February Twilight

The cosmos says we need to get a leap year, and extra day, and yet we put it in February. It was a dozen degrees Fahrenheit this morning, and my bike ride back from breakfast was into an insistent north wind that explains to me that we’re in Minnesota and we’ll probably have a snowstorm or two yet before we can see spring—a spring that sometimes seems too short to form memories.

So, before we leave this month and season, I thought it a good time for a short poem referencing a short month from American poet Sara Teasdale. Teasdale is like Edna St. Vincent Millay, a poet that 100 years ago was thought a leading voice in this country’s verse, after which we spent the rest of the century more or less forgetting or down-grading their place.

When such re-evaluations happen, it’s common to assign them to the refined judgement of posterity, the further assay that separates momentarily sparkly stuff from the for-all-time classics. How does that happen?

One could assign this downward path to Teasdale (like Millay) writing metrical and rhyming verse in their prize-winning years early in the 20th century. The evil Modernist free-verse hordes in this view laid waste to all who dare to rhyme or march to a one-shoe-off beat.

There’s a factor there, sure, but this story doesn’t account for two giants whose statues were not toppled: Frost and Yeats. Nor the monuments on many campuses to canon sitters like Auden and Wilbur et al who were not primarily free-verse poets.

No, I think there are more important factors in this determination, one that is currently under revision in our new century. First, both were essentially lyric poets. “Lyric” in this sense doesn’t mean that they wrote song lyrics. Though of course this project finds them sing-able and otherwise suited to presentation with music, “Lyric” in the literary sense means that their poems tend to be set in the impressions and immediacy of a moment, and their final and considered judgement of that moment is not necessarily explicit. Lyric poems don’t usually have great themes developed with long arguments in verse. Nor do they have narratives the way a novel or story does, were we turn the page to find out what happens next. What happens in a lyric poem—happens! Right then. Right now.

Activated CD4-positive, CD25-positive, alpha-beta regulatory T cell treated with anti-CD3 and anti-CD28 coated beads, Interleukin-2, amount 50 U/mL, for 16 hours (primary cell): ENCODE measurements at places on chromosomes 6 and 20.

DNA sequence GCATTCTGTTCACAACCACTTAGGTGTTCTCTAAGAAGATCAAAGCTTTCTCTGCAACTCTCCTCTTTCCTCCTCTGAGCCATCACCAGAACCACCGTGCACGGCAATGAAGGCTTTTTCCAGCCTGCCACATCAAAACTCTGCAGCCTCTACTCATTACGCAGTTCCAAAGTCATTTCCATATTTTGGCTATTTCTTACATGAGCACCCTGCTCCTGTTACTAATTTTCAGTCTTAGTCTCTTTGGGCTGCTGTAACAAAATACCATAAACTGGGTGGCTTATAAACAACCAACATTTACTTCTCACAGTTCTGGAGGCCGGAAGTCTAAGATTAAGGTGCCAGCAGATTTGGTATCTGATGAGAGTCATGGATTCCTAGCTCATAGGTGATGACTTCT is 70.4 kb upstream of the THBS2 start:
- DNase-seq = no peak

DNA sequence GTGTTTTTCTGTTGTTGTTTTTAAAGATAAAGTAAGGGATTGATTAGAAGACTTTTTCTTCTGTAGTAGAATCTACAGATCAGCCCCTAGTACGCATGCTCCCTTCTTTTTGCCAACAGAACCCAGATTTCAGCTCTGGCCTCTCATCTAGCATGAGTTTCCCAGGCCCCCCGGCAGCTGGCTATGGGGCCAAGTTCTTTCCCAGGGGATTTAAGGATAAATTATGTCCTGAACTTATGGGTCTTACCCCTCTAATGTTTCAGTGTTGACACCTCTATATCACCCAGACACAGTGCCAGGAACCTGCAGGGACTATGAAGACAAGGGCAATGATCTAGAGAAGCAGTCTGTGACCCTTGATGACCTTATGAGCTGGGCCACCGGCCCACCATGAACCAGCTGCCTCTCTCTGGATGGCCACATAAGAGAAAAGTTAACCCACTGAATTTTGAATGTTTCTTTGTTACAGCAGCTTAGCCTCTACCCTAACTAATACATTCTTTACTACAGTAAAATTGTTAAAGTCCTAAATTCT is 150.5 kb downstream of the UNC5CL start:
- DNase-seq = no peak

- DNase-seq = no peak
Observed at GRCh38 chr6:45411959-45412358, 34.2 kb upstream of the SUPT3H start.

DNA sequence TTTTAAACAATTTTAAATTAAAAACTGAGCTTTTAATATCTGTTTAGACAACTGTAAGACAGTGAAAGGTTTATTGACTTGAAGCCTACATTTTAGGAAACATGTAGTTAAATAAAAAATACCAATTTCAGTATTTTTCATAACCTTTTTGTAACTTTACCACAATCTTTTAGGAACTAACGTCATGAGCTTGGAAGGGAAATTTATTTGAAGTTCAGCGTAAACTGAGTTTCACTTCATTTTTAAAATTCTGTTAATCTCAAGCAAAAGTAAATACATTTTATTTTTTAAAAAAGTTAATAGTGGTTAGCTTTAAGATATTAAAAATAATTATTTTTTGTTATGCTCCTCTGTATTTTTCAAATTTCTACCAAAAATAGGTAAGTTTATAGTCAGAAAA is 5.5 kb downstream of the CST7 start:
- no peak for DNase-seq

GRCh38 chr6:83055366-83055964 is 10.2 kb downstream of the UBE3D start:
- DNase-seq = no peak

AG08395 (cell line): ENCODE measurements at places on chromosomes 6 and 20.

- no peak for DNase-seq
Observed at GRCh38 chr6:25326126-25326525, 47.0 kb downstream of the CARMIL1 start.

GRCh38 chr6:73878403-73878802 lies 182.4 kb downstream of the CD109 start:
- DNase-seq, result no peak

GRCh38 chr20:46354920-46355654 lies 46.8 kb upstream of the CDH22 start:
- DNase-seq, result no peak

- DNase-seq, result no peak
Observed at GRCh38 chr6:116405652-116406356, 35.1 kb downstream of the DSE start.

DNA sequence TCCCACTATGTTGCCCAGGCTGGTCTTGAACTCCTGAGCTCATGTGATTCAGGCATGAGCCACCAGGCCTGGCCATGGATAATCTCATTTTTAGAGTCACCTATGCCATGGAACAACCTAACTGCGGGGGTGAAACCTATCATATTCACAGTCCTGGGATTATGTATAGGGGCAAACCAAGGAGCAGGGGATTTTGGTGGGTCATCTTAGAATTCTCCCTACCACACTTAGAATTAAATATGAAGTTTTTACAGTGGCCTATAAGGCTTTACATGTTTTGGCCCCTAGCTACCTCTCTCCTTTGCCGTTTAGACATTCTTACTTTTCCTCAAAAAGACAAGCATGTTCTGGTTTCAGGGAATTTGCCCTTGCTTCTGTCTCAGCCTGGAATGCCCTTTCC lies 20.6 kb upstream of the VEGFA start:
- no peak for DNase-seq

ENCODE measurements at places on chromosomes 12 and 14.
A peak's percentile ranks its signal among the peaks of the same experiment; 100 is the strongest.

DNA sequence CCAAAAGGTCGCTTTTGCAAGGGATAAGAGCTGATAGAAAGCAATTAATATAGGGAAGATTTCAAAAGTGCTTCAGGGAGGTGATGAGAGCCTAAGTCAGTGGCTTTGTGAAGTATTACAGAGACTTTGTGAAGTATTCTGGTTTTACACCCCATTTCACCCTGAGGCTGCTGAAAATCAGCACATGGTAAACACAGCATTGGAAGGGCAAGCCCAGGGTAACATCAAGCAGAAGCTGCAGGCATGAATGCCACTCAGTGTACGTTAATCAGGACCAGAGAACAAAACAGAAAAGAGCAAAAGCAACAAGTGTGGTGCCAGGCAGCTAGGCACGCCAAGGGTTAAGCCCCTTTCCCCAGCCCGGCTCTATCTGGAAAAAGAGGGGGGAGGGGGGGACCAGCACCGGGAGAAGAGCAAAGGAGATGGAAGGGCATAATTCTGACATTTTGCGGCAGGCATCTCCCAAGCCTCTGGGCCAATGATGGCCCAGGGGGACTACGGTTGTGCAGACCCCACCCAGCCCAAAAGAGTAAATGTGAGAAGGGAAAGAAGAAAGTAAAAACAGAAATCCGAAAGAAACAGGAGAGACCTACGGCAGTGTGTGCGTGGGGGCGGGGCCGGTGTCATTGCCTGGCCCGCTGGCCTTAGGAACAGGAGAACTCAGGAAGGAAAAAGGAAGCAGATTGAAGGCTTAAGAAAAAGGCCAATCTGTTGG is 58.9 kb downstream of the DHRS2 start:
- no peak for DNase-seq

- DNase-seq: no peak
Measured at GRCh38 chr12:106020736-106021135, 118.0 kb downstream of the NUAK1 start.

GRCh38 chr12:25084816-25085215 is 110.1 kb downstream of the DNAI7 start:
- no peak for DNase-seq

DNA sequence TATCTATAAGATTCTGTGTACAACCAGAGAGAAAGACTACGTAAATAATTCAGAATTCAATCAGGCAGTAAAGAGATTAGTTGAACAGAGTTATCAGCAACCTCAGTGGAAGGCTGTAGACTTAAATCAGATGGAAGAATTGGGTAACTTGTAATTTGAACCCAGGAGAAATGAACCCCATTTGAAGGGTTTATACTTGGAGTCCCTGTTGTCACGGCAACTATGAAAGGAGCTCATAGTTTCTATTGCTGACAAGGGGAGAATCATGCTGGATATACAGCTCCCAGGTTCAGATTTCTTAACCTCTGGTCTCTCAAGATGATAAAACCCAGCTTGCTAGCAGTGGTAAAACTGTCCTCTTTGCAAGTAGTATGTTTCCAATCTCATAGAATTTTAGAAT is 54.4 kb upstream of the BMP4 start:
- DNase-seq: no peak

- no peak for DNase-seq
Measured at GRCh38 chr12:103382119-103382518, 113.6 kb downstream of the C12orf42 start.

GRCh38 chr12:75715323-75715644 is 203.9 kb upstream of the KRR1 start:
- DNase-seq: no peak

The pioneering Modernists in the years before the end of WWI, those that were or wrote like Imagists, were fine with that. Indeed, this was the point of Imagism. Teasdale wasn’t called an Imagist, but she could write like one, albeit with rhyme and meter. The Imagists didn’t call for the end of rhyme and meter, they called for an end of poems that existed to fill out those forms without the vividness of the lyric.

But post Eliot and the Pound of the Cantos, post the sheltering of poetry inside the academic monasteries which could too easily fall into a rout of poems to be taught rather than poems to be experienced, these poems could seem slight. The Imagists were a fine exercise to break from the past, but they were not, in this outlook, the way to write great poetry.

And here’s the other reason. Gender. The academics were overwhelmingly men and were steeped in the things men were thinking about. And the world of the middle of the 20th century had a lot of concerns that made the concerns of Teasdale and other women poets of the early part of the 20th century seem like the line in Casablanca  uttered by Humphrey Bogart “The problems of three little people don’t amount to a hill of beans in this crazy world.”

For the first part of our double feature: 90 seconds of cinema that was an emotional touchstone to many. Also, mansplaining.


It took the culture until nearly the end of the 20th century to see that part of the world’s craziness was because men were still explaining how it worked to women.*

All that may be too much of a burden to bear for this short poem by Teasdale. But if “February Twilight”  was signed Frost or Yeats, I suspect more attention might be paid to her poem. It doesn’t read much like Yeats, but it could pass for the shorter, lyric Frost.